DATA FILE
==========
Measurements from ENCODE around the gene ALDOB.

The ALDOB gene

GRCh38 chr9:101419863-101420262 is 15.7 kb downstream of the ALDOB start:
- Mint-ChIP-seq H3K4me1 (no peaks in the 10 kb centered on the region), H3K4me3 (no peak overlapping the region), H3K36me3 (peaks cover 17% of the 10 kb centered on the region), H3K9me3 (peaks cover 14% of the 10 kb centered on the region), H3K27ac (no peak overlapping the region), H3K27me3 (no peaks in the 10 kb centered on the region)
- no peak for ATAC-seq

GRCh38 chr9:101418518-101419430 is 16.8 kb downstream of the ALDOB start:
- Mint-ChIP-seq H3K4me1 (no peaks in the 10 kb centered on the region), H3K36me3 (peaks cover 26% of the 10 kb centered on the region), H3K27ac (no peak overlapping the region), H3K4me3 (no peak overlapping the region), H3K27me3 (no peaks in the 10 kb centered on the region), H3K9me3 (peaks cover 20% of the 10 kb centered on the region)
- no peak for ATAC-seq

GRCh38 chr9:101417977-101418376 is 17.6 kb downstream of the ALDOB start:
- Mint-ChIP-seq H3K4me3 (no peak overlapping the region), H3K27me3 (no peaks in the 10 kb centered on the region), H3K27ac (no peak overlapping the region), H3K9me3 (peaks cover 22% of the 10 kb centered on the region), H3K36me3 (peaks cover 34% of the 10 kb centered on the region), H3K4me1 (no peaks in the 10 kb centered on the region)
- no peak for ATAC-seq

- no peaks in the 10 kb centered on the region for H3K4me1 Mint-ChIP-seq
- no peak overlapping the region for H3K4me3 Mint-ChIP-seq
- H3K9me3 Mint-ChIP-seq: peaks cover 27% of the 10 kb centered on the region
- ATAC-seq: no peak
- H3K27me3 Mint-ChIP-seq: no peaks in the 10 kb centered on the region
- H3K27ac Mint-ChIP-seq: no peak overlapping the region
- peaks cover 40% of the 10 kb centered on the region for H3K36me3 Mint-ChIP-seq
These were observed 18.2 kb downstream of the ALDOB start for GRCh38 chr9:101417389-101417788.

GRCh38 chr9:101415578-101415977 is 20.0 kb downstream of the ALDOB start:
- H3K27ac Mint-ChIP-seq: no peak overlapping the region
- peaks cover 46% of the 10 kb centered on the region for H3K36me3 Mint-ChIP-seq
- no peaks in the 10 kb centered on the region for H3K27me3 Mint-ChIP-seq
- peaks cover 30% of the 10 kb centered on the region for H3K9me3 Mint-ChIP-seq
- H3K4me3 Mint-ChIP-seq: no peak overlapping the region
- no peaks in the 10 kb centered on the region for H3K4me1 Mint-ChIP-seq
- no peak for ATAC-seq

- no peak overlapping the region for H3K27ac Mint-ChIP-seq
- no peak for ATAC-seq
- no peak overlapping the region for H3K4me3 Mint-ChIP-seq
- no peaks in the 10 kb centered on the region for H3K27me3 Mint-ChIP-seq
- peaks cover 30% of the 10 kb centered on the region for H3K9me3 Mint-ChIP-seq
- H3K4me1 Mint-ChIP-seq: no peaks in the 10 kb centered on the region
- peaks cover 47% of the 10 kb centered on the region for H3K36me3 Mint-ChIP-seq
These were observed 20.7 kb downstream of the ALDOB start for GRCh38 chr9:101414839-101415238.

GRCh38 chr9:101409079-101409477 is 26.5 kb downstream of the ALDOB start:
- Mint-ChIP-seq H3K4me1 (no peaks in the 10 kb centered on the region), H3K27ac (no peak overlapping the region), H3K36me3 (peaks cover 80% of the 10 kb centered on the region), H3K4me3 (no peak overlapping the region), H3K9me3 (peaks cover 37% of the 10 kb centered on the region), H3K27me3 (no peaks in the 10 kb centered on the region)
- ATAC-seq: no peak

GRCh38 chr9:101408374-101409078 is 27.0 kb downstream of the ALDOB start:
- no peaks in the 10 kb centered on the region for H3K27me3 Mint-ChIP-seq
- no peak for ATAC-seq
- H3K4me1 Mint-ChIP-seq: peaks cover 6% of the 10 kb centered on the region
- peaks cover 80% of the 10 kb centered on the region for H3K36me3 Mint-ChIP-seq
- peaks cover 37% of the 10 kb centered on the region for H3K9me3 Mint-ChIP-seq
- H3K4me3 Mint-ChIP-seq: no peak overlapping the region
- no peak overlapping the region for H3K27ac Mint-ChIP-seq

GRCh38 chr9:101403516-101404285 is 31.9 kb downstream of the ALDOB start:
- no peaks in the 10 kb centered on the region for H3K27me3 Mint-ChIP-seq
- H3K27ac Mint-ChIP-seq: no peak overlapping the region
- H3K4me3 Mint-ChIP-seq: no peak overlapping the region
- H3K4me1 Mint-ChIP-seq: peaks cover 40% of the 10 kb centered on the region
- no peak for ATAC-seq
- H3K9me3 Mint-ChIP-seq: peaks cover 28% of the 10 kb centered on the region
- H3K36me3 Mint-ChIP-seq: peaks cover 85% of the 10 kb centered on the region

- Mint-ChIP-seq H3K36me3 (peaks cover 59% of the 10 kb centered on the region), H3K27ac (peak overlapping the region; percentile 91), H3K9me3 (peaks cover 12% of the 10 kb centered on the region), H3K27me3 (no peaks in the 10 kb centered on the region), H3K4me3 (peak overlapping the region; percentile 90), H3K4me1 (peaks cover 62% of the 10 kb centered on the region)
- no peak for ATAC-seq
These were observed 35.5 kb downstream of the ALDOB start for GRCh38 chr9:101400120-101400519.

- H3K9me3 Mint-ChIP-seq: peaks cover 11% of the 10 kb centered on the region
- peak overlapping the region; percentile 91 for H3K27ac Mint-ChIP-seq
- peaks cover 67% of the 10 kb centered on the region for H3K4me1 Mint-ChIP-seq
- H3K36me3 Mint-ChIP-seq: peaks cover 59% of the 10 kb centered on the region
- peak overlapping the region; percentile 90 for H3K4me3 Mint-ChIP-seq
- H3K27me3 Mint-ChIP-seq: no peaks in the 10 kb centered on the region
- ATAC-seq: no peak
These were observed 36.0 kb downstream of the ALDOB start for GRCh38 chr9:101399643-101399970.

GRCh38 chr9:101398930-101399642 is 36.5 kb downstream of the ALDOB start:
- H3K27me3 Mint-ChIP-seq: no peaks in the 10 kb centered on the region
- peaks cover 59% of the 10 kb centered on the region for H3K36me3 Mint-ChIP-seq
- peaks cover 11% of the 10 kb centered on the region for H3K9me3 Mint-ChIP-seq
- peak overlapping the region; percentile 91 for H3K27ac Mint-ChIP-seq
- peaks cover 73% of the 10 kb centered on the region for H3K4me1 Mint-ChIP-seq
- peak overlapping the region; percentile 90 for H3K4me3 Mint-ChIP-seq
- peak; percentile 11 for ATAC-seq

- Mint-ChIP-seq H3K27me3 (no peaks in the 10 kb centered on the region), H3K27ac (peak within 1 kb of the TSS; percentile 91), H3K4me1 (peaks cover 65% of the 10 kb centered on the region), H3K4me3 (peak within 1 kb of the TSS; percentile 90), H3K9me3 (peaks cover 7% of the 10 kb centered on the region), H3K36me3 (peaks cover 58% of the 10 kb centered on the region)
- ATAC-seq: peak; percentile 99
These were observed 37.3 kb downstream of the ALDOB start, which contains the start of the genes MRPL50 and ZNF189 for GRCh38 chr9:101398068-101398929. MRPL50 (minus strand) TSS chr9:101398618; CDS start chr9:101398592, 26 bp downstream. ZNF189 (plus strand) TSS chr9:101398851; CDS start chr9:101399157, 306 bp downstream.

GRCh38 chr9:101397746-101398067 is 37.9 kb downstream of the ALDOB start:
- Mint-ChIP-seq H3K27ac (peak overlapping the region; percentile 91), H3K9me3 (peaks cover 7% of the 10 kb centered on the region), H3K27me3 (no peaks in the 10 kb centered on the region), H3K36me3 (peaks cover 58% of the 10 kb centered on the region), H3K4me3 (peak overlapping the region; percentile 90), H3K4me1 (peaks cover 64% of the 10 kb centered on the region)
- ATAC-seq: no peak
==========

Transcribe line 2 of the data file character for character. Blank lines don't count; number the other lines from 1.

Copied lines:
The ALDOB gene